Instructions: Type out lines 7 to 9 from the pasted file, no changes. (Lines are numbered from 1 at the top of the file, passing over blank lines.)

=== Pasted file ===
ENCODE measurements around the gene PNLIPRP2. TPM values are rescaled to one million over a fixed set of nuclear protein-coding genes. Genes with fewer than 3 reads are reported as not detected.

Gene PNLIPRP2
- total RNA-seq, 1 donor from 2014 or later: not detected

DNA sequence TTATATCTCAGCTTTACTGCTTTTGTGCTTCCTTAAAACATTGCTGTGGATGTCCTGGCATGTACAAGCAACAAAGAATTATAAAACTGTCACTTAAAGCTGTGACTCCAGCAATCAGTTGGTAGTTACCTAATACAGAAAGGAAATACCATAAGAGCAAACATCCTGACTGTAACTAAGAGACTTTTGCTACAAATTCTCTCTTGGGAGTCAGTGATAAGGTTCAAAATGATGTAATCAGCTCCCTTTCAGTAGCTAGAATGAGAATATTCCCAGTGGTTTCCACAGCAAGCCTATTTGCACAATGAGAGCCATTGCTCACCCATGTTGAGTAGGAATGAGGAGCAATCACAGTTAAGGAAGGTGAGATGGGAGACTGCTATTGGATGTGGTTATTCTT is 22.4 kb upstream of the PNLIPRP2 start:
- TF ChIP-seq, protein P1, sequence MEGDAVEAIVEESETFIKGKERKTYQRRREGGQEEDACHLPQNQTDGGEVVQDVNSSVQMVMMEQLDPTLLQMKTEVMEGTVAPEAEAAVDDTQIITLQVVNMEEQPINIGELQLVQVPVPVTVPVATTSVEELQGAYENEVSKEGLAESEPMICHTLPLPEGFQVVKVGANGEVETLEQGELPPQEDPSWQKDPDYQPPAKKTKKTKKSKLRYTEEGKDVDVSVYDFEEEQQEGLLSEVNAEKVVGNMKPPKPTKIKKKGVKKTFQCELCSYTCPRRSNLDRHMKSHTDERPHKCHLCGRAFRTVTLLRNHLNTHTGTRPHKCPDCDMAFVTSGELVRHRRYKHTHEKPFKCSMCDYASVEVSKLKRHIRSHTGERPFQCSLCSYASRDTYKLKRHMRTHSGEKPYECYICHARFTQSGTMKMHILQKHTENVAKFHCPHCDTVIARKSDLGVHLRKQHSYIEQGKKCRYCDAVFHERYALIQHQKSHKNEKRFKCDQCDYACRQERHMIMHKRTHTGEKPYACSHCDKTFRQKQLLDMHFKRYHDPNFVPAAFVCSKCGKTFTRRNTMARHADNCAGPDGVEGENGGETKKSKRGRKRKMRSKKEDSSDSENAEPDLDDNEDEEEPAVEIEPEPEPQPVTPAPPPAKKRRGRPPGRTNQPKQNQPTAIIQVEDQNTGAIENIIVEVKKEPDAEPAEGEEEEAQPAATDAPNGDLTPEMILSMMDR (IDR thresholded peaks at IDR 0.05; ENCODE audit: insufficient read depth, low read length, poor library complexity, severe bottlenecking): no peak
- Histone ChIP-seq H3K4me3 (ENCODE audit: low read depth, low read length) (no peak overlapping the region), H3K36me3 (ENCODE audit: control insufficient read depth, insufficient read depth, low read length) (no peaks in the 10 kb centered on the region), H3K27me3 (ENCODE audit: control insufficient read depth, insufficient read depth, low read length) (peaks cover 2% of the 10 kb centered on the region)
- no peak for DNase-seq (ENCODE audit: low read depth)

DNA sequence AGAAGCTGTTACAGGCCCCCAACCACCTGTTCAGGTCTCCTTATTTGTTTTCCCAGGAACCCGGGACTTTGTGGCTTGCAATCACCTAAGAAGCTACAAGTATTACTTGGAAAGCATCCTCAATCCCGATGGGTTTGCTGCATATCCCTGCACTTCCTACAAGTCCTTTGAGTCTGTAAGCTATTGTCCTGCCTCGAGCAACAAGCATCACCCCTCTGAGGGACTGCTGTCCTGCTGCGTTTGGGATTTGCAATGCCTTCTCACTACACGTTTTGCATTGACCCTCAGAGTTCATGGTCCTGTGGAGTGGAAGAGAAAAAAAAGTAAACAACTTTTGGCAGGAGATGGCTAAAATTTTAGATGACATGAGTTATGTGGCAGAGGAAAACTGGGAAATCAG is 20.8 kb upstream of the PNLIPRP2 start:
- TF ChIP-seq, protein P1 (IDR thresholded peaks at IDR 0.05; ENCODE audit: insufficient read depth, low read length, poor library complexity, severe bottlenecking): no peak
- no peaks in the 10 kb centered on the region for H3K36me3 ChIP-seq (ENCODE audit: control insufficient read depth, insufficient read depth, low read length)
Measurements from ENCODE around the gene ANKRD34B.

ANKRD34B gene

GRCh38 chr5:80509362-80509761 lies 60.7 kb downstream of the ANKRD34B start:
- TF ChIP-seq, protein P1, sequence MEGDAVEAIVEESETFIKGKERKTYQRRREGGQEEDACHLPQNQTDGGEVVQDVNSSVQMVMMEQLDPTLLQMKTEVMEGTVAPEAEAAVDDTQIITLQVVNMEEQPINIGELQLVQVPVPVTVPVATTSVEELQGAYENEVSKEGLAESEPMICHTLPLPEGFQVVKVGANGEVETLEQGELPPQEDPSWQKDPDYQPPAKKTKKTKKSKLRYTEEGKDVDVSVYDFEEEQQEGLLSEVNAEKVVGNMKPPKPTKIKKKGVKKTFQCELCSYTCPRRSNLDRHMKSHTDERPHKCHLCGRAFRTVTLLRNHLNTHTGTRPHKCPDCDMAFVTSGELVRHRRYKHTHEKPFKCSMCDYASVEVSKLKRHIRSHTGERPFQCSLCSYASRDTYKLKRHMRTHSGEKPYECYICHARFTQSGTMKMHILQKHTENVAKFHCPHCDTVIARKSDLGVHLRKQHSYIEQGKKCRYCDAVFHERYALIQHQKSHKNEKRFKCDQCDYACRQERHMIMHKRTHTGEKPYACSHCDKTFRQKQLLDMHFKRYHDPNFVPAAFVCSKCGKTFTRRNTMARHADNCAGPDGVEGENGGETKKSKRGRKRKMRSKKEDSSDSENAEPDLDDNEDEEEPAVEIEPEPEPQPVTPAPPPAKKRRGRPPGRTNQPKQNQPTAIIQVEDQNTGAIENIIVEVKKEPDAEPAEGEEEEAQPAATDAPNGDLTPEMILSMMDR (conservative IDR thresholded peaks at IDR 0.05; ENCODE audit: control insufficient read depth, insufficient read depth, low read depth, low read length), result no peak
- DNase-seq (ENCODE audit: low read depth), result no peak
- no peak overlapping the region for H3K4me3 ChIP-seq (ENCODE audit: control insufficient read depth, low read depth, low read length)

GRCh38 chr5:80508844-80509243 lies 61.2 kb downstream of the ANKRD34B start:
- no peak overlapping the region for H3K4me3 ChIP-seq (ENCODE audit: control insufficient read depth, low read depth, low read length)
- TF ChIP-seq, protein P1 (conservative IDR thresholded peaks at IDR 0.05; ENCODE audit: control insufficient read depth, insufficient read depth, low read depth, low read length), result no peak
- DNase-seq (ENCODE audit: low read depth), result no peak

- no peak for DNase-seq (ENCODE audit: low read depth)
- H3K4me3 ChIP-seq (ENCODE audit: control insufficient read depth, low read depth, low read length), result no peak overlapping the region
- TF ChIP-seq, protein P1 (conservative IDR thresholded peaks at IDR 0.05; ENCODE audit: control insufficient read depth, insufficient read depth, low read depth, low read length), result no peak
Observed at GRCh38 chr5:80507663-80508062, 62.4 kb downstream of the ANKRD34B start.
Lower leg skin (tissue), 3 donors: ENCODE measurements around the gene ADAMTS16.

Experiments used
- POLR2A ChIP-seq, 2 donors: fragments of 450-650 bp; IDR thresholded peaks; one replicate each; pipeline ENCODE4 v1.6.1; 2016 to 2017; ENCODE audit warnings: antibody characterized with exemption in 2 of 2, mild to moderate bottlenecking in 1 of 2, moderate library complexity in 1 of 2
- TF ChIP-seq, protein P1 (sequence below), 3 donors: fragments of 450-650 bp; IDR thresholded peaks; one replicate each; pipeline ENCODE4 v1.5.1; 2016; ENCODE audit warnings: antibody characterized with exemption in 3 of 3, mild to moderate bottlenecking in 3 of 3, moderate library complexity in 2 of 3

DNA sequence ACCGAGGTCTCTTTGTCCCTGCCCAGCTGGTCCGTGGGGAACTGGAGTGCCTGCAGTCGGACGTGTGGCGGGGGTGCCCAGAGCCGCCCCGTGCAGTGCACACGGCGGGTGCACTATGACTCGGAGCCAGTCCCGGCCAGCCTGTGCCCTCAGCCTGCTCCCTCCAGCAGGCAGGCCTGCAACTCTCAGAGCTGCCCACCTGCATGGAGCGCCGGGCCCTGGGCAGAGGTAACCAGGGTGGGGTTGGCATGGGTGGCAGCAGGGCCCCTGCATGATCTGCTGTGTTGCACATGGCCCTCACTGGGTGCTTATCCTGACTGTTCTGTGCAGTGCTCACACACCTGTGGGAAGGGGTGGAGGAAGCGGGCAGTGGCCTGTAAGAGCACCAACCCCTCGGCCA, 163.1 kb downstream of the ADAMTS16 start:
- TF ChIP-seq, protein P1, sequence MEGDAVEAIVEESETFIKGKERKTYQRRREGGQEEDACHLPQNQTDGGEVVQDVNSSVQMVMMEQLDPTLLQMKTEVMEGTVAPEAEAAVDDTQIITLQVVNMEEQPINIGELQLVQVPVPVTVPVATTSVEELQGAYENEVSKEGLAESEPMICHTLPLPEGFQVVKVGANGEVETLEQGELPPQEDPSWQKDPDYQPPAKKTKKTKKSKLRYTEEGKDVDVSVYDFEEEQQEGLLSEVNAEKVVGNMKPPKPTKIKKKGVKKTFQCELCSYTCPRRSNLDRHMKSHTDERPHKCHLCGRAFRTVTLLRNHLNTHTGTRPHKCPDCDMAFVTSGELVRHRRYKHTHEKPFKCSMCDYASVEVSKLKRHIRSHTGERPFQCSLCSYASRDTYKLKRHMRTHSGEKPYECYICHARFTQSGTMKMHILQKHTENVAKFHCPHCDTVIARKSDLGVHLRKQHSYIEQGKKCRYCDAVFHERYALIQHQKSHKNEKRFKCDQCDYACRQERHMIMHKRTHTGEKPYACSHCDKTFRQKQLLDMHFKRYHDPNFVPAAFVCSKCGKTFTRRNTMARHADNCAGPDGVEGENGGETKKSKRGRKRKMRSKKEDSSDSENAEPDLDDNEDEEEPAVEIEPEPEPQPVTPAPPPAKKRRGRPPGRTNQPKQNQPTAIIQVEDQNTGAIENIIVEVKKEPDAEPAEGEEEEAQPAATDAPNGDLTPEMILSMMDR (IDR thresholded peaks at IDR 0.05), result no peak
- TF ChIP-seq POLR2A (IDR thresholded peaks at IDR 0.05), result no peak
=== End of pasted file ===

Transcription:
- no peak for DNase-seq (ENCODE audit: low read depth)

DNA sequence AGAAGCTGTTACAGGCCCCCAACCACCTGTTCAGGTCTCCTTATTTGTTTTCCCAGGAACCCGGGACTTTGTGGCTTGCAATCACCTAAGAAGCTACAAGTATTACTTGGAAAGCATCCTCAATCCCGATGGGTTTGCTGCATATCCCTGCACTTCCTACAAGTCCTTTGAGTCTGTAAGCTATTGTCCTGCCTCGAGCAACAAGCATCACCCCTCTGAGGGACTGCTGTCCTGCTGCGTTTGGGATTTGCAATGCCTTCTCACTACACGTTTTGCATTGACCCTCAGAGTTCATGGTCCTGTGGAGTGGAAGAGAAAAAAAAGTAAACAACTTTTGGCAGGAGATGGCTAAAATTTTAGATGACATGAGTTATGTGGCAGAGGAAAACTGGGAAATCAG is 20.8 kb upstream of the PNLIPRP2 start:
- TF ChIP-seq, protein P1 (IDR thresholded peaks at IDR 0.05; ENCODE audit: insufficient read depth, low read length, poor library complexity, severe bottlenecking): no peak